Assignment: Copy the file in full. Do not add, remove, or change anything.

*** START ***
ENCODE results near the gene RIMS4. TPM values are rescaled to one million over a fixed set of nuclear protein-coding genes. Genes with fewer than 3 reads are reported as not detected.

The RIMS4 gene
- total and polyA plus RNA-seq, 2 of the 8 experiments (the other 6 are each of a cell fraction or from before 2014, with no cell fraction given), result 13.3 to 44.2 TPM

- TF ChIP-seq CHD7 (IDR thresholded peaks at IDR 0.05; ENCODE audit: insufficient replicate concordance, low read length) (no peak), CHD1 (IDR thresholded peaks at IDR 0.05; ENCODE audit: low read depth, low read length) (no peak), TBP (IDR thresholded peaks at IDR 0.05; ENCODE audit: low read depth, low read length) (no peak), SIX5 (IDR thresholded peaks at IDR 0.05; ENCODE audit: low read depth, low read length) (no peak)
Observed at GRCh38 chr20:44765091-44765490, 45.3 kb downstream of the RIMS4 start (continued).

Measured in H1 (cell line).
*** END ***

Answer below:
ENCODE results near the gene RIMS4. TPM values are rescaled to one million over a fixed set of nuclear protein-coding genes. Genes with fewer than 3 reads are reported as not detected.

The RIMS4 gene
- total and polyA plus RNA-seq, 2 of the 8 experiments (the other 6 are each of a cell fraction or from before 2014, with no cell fraction given), result 13.3 to 44.2 TPM

- TF ChIP-seq CHD7 (IDR thresholded peaks at IDR 0.05; ENCODE audit: insufficient replicate concordance, low read length) (no peak), CHD1 (IDR thresholded peaks at IDR 0.05; ENCODE audit: low read depth, low read length) (no peak), TBP (IDR thresholded peaks at IDR 0.05; ENCODE audit: low read depth, low read length) (no peak), SIX5 (IDR thresholded peaks at IDR 0.05; ENCODE audit: low read depth, low read length) (no peak)
Observed at GRCh38 chr20:44765091-44765490, 45.3 kb downstream of the RIMS4 start (continued).

Measured in H1 (cell line).